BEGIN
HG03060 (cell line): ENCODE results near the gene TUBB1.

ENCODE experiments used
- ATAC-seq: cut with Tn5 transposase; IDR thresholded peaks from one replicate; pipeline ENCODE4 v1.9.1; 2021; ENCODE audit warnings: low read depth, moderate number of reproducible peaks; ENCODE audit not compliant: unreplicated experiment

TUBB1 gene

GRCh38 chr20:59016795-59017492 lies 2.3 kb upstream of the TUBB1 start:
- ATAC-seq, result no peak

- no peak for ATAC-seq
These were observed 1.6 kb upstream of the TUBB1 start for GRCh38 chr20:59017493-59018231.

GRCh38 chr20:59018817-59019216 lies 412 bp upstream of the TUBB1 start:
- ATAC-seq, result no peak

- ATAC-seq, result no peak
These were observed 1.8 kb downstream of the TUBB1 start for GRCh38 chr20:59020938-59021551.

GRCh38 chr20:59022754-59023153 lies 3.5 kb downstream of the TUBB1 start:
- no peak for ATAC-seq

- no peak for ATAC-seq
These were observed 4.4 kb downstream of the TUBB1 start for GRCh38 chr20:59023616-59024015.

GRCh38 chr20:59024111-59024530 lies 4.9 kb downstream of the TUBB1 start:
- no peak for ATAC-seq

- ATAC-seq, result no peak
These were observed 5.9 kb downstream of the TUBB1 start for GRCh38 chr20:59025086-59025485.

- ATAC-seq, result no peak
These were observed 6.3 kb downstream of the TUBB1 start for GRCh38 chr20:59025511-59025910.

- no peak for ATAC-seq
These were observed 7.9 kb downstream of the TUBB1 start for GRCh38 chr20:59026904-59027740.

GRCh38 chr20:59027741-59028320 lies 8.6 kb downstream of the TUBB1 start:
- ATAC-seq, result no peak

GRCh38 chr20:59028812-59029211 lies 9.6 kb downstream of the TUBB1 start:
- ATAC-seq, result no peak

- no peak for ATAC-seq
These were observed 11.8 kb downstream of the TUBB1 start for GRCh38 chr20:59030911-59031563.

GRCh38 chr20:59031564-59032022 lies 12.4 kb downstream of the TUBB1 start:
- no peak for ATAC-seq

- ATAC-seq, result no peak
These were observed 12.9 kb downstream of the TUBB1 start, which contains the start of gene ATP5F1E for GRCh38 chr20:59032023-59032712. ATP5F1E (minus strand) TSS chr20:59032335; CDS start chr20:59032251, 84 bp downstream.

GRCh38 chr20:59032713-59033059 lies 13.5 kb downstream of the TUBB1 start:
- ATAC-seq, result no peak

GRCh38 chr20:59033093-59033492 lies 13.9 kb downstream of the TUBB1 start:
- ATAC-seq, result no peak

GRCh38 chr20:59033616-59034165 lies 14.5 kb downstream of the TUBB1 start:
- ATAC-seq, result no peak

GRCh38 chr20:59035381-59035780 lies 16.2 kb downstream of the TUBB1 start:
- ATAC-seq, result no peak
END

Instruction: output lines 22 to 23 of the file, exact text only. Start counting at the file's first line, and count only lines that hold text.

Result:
These were observed 6.3 kb downstream of the TUBB1 start for GRCh38 chr20:59025511-59025910.

- no peak for ATAC-seq